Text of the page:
When we evaluate our performance, we need to also forecast how much more money is needed in this project and what could be the revised budget. Revised budget is nothing but EAC (Estimate At Completion) which will be different from initial planned numbers i.e. BAC (Budget at completion). EAC and ETC (Estimate To Complete) can be calculated in different ways depending on the reason of variations. In this blog, I’m going to discuss one of its variants that are Typical.
Before we get into details of this blog, I just want to ensure that you have a good understanding of what is EAC and ETC. You may like to give a quick recap of my blog, ‘What is EAC & ETC and What are its Variants?’
Now let’s come to the variant typical or as defined in PMBOK® Guide EAC forecast for ETC work performed at the present CPI. As per PMBOK® Guide.
This method assumes what the project has experienced to date can be required to continue in the future. The ETC work is assumed to be performed at the same cumulative cost performance index (CPI) as that incurred by the project to date
In other words, Typical means, Current variations are GOING to continue at the current CPI rate. Project, from this point on-wards, has to consider current CPI variations to forecast the revised budget of the project.
Let’s take an example and try to understand and discuss on an atypical variant of EAC and ETC. Let’s assume a Movers & Packers company took a project of shifting stuff from one place to another. The full project is planned for 5 hours as below:
There are total 4 activities booking, loading, unloading and completion & handover. Booking need 1 person for the first hour and will cost 1K, loading needs 5 persons for 2 hours so planned to cost 10000, Unloading needs 5 persons for 1 hour, so planned to cost 5000 and completion and handover needs 1 person for one hour so planned to take 1000. On the basis of this we have a BAC planned to be 17000 at the end of 5th Hour
Let’s access the situation at the end of 2nd hour of work. We have observed some variation to our plan as below:
The variation we faced in the above example is “labor not available”. As we are discussing typical scenario, we are sure that current variation is going to continue at current CPI rate e.g. There is full day local festival and labor cost will be on and off, current cost variation is going to continue at the same rate or are typical in nature. The rest of the work (ETC) will be done at CPI rate we have today. In this case we can calculate the EAC as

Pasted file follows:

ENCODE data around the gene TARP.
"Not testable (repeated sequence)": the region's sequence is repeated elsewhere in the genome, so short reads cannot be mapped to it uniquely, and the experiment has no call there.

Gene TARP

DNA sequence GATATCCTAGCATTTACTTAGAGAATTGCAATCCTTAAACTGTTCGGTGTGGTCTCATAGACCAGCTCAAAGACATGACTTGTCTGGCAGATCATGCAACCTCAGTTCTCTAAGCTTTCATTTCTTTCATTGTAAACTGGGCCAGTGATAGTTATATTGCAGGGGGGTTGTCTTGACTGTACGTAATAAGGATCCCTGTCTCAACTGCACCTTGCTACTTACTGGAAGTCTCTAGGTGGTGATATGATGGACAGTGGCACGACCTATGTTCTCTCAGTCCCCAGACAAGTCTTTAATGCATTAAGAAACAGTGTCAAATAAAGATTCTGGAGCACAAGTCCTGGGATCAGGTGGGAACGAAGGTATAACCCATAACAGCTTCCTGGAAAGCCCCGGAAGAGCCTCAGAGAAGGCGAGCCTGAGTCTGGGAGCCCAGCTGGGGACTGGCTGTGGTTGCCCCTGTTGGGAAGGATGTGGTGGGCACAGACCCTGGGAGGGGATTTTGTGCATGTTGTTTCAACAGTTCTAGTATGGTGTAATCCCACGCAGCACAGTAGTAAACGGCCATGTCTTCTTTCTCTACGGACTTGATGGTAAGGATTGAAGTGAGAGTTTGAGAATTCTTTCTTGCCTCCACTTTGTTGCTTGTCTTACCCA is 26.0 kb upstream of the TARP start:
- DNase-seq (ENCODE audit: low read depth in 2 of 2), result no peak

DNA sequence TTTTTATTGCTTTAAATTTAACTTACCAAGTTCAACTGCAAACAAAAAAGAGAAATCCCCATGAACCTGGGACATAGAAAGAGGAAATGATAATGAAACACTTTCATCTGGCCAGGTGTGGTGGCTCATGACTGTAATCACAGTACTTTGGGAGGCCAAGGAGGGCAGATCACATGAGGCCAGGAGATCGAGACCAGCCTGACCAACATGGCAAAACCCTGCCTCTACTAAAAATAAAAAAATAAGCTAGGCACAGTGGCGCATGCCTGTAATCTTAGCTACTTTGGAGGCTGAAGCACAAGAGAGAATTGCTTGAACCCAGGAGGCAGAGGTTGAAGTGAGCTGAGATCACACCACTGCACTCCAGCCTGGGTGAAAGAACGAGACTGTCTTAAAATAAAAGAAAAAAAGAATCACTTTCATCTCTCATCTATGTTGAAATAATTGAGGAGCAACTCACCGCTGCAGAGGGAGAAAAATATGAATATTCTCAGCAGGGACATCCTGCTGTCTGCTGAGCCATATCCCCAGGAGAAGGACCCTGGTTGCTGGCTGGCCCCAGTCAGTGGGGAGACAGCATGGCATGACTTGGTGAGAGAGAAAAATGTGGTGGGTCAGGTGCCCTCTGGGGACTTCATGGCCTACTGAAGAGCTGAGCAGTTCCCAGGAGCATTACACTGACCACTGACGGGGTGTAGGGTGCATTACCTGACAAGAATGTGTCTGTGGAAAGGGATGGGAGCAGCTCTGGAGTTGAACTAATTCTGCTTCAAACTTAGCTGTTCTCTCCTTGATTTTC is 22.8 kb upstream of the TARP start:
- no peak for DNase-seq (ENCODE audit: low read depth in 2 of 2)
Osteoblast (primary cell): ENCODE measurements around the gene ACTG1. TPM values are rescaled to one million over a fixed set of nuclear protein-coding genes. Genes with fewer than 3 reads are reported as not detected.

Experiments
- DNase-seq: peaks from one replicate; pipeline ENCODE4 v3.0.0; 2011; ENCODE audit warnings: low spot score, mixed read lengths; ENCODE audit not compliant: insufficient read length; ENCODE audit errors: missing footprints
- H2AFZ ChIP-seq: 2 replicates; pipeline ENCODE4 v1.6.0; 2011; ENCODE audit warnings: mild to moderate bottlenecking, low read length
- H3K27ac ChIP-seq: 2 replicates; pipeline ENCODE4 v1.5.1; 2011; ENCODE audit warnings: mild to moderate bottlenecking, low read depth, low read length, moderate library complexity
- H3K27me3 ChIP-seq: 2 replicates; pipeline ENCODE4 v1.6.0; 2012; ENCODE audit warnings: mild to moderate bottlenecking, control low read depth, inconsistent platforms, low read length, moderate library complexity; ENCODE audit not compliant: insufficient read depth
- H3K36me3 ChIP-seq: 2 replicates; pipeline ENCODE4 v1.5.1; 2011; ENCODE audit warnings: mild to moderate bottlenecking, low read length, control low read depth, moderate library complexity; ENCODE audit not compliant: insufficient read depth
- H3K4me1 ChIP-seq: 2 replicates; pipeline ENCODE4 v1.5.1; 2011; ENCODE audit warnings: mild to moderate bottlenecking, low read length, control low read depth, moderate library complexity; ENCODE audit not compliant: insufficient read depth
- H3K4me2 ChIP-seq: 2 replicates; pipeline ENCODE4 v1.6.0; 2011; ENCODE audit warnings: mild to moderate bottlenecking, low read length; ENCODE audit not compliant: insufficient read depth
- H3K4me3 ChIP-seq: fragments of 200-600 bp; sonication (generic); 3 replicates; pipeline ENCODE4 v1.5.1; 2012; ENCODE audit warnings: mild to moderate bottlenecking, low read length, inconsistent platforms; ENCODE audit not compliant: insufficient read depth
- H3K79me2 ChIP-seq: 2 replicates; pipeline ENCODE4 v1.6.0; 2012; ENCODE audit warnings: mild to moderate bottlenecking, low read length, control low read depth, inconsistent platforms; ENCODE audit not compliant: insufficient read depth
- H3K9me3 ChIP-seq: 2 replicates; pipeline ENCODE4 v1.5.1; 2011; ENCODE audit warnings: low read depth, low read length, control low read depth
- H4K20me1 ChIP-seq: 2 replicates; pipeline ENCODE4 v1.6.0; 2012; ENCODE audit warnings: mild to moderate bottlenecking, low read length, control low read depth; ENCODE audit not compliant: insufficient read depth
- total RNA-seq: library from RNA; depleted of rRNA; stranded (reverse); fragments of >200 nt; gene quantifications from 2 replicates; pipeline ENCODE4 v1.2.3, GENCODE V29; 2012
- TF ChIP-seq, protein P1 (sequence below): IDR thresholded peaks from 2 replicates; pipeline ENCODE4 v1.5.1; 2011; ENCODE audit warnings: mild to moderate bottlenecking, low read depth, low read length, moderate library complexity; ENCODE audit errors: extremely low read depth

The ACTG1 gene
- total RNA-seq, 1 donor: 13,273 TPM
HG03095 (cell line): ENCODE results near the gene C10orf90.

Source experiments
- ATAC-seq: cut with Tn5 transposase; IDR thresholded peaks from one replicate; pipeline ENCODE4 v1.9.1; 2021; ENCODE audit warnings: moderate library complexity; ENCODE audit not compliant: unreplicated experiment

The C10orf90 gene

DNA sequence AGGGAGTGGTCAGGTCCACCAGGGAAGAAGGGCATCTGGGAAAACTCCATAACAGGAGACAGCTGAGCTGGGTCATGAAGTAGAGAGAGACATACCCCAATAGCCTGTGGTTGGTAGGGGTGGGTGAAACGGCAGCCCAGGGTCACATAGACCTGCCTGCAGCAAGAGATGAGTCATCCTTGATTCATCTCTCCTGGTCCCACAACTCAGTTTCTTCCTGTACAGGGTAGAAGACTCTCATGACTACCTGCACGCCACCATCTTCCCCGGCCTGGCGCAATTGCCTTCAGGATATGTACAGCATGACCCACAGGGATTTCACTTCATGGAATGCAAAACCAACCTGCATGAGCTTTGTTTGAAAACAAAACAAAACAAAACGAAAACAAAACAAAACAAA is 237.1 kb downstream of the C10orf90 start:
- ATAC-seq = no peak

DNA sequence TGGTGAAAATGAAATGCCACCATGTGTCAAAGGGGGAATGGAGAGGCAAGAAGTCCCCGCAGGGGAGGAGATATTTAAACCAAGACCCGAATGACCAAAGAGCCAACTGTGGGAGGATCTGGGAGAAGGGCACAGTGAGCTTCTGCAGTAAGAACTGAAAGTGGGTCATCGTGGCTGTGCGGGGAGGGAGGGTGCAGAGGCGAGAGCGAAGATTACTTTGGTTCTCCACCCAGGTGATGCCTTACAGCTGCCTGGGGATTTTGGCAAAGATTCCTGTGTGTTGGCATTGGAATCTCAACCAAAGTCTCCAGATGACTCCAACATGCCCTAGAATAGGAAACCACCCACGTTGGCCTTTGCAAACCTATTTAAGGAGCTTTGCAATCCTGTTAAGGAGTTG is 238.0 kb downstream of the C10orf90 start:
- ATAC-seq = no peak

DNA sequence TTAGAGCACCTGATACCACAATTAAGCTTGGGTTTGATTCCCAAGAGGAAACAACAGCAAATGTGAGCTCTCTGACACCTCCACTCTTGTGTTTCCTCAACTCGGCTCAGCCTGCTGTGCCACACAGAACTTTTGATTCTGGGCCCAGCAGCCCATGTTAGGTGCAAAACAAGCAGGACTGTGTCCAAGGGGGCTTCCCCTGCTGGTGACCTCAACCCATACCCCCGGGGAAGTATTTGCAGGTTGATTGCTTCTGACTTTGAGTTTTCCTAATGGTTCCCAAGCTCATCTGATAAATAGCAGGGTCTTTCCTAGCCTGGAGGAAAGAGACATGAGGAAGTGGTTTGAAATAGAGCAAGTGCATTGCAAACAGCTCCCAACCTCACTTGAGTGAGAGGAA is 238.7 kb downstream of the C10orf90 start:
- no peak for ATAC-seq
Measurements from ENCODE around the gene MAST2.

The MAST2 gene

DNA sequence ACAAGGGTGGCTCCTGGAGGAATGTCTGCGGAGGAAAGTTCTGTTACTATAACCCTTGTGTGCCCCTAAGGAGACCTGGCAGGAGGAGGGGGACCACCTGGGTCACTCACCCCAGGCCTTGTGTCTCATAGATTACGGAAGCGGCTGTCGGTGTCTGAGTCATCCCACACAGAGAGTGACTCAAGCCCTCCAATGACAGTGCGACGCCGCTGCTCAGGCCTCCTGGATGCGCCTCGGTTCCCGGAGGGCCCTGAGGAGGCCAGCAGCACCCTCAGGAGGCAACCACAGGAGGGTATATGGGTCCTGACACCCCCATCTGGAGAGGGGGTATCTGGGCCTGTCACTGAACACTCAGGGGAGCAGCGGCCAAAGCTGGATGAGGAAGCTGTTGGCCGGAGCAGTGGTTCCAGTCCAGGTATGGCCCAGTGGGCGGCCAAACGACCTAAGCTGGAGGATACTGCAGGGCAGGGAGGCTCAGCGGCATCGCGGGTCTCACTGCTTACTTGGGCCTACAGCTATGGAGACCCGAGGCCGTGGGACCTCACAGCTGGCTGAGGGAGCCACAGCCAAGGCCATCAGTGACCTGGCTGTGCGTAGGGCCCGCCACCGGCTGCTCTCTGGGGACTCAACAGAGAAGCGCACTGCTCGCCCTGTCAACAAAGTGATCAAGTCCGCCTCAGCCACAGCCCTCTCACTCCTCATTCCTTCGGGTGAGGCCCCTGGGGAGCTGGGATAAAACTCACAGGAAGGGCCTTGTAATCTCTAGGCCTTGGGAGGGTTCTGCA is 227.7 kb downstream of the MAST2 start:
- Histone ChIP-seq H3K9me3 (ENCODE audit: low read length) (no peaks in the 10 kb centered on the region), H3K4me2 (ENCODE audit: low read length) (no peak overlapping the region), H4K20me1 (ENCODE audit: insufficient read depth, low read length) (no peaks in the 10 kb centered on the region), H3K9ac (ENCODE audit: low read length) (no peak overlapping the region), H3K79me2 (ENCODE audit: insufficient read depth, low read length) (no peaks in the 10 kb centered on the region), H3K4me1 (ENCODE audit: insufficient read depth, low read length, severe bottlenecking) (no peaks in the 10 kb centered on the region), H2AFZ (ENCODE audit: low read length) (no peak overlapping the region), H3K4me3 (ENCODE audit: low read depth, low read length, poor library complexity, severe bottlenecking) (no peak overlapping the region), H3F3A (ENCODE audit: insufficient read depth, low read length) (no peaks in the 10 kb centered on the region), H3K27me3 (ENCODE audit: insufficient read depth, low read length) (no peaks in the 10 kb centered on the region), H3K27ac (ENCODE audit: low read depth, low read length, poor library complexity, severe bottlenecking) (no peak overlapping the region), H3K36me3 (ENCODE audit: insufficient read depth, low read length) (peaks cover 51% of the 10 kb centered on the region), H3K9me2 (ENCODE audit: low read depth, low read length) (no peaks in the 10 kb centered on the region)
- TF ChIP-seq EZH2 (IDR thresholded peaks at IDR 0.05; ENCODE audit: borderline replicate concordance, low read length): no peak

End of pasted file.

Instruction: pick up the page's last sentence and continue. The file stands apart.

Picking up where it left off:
It’s very important to understand that if we have not faced any variations and we are going as per plan AC = EV i.e. CPI = 1 and our formula will automatically reduce to EAC = BAC i.e. we are on plan. Even if we put this in full formula, we shall get same result i.e. EAC = AC + (BAC-EV) /CPI = AC+BAC-EV/1 = BAC
You may wonder what to do if variations are not typical with the CPI trend? Yes, we have other ways of calculating EAC &ETC.
In a similar scenario where we observe the current variances are typical and both CPI and SPI variations are going to continue for the rest of the work, we need to consider CPI & SPI both in our calculations for EAC, for more details check out our blog on ‘How to Calculate EAC & ETC with Typical SPI & CPI Trends?’
In a different scenario when we observe the current variance are the atypical i.e. current variances were one time and the rest of the work will be done at budgeted rate. We don’t need to consider variations in the rest of the work, for more details check our blog on ‘How To Calculate ETC When Variance Is Atypical?’
There could be a case where you find the initial estimate of the project having errors and these errors cannot be fixed just by taking into account the current variances. So what to do? Simple, we need to re-estimate for the remaining project duration.
Understanding this concept is very important from PMP® exam point. By now, you must have clearly understood ‘How To Calculate EAC & ETC With Typical CPI Trend.’ For further questions and doubts on the subject, drop us a comment on our Discussion Forum. You can also log into our YouTube channel watch the video on the related topics.
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